In this Plan Challenge, we offer our first hypofractionated lung case. Participation is encouraged from physicists and dosimetrists alike, both domestic and international. Results will be presented for the first time on March 15, 2015 in Denver, CO, but we will repeat the results via live webinars and/or videos posted online after the AAPM spring meeting.
Here are some key links regarding the 2014 AAPM Plan Challenge:
– Link to register (which will kick off the ROR portal that will steer you through the process)
– Link to a recorded meeting going over the anatomy, objectives, and other interesting discussions on the particular Plan Quality Algorithm to be used
– For Quality Reports users, here is a link to a downloadable protocol which you can import directly into Quality Reports 1.1 or later, to allow self-scoring. Use the protocol labeled “AAPM Plan Challenge.”
Spread the word!...
Thanks to my colleagues and co-authors, our newest publication was deemed “Editor’s Pick” for the November issue of the Medical Physics journal.
The paper is called “Evaluating IMRT and VMAT dose accuracy: Practical examples of failure to detect systematic errors when applying a commonly used metric and action levels” and can be found in Medical Physics, volume 40(11) which was published in November of 2013.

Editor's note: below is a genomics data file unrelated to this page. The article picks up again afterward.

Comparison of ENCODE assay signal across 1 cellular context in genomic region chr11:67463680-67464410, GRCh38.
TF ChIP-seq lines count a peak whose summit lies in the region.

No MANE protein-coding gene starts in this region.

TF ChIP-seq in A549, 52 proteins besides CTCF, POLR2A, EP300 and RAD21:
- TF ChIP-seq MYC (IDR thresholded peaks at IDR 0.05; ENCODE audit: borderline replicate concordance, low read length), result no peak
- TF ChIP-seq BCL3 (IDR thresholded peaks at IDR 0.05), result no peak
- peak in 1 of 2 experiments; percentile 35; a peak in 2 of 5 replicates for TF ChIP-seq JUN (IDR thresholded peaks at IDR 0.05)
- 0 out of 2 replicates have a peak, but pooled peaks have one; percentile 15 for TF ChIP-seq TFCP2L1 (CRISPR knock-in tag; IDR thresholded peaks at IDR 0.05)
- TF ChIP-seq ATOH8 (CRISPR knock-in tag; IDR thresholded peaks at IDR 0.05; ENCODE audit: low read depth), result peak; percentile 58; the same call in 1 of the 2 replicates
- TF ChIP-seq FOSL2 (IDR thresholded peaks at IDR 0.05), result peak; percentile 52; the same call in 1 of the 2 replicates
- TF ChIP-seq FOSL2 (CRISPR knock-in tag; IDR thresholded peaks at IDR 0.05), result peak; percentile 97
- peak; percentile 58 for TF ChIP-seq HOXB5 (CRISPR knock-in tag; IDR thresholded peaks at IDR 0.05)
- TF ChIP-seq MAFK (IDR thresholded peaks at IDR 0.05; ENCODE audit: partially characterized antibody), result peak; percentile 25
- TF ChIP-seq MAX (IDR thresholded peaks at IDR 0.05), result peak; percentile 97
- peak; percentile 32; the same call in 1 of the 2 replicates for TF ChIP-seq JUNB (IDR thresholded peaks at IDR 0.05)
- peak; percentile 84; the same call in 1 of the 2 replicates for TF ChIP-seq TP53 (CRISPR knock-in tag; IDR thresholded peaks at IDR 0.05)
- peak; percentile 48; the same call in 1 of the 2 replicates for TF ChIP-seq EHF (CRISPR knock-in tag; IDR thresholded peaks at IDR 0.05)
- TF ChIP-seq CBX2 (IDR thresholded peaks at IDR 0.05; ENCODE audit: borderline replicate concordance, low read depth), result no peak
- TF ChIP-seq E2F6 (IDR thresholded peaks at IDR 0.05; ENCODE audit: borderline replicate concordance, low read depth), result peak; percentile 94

You can link to the abstract and download the paper here....
Together with Moffitt Cancer Center (Tampa, FL) and the team of Vladimir Feygelman, Ph.D., we continue our ongoing scientific studies with a new publication called “Experimentally studied dynamic dose interplay does not meaningfully affect target dose in VMAT SBRT lung treatments,” just published in Medical Physics 40(9). We are proud to say this paper was selected as one of the “Editor’s Picks” for this issue (which, among other things, means anybody can download the PDF of the article for free – a really nice feature offered by the Medical Physics journal).
Prior to this work, we had been building up our knowledge and toolset for analyzed 4D doses, specifically for volume-modulated arc therapy (VMAT). We applied to clinical SBRT plans (hypo-fractionated with 10 Gy/fraction, 5 total fractions), and at first we were surprised by our results. Then, as we set about understanding the interplay phenomenon for hypo-fractionated VMAT, it started to make more and more intuitive sense why we didn’t see interplay effects. First, the high dose per fraction ultimately allows for many cycles of breathing motion during each daily delivery, which tends to average out the interplay effect. Second, the VMAT segments tend to be less complex at any given time than dynamic IMRT segments (which we know are susceptible to interplay, at least per fraction), also working to drive down interplay. And finally, a strategy of optimization of our VMAT plans was to pump up the dose at the PTV periphery, i.e. purposely induce dose heterogeneity, and the benefits of this for a moving target are evidence in this paper....